- America’s capitalist system, which gives so much consideration to the power of the contract. It’s the power of the contract that has smoothed the way for mechanisms like herdshares and cowshares. Canada, with its European orientation, has been less free-market oriented, and thus more receptive to a socialist-type dairy program that guarantees income to dairy producers, even to the extent of penalizing consumers via higher prices. Canadian dairy farmers have made out much better than American dairy farmers economically. But because America isn’t stuck within a similar rigid economic system, its dairy farmers theoretically have more realistic options in a marketplace of declining dairy consumption, which include getting involved in selling raw dairy, switching over to other kinds of farming (like beef farming, which a number have done); or else exiting dairy farming and contemplating new careers.
- Antiregulatory inclinations of the U.S. From the very beginning, when the U.S. Constitution was being conceived in 1787, the emphasis was always on pushing regulation as far down to the local level as possible. That’s why individual states determine whether and how raw dairy should be regulated (with more than 40 now accepting raw milk in some form or another), and a wannabe dairy “czar” like the FDA’s John Sheehan can be pushed to the fringes. Canada, by contrast, essentially turned raw dairy regulation oversight over to its socialist farmers. They, understandably, want to limit competition in the fiefdom the government established for them. So the regulators simply parrot the farmers’ desires–no raw milk to possibly infringe on our sales.
- The jury system. It’s difficult to exaggerate the impact of the Vernon Hershberger 2014 jury victory in a state (Wisconsin) that had pretty much banned raw milk to the same extent as Ontario. American judges are much like Canadian judges—inclined to favor the government/regulation side–and so it would have been for Vernon Hershberger had a judge had the final say. But a jury trial is guaranteed by the U.S. Constitution to Americans charged with a felony. And the ordinary Americans who serve on juries are much more inclined to back the small guy, the rebel who is clearly being set upon by arrogant government regulators or police. That’s how the former football star O.J. Simpson got off in 1995 from the murder he clearly committed—black jurors couldn’t forget about all the times black defendants have been railroaded into prison, or hangman’s nooses, for crimes they didn’t commit. Similarly, Vernon Hershberger was let off by jurors who’d seen enough examples of farmers screwed by a corporate system friendly to Big Ag.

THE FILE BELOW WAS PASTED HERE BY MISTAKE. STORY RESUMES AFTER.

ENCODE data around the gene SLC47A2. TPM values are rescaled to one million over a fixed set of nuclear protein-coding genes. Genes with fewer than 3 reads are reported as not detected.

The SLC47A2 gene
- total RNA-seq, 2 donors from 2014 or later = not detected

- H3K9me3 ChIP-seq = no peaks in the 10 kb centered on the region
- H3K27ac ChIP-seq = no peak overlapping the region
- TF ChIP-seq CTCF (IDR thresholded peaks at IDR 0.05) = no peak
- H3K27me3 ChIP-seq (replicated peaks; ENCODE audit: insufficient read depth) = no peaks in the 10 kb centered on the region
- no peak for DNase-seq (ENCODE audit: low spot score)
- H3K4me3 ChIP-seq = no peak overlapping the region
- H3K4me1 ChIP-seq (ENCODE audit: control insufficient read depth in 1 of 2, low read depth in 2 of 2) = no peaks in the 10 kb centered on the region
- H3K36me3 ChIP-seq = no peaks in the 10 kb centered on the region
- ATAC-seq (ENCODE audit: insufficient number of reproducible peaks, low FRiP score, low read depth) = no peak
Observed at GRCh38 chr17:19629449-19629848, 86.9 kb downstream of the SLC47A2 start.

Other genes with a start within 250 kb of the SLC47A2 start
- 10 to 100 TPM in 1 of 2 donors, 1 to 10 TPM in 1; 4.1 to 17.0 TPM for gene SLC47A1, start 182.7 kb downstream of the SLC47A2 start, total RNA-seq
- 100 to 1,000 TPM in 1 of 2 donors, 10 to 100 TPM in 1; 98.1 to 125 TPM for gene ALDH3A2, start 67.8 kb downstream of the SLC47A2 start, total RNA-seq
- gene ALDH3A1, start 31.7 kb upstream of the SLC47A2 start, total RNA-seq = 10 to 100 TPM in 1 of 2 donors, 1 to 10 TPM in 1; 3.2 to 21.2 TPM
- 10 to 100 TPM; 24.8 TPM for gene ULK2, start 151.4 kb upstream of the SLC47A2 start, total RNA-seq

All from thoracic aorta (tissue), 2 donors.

I can appreciate that there’s little I can say to ease the despair of injustice felt by Schmidt and his many supporters. I do sense their struggle hasn’t been in vain, but unfortunately it will take further work for victory to be declared. Maybe it will take a Mark McAfee-type end-run to get raw dairy cleared as pet food in Canada. In the meantime, my advice to Schmidt and his supporters would be to resist the temptation to see the raw milk debacle as indicative of a global conspiracy or similar. Instead, it’s the result of an unfortunate confluence of causes and conditions coming together to create a brick wall of resistance to simple human flexibility and compromise.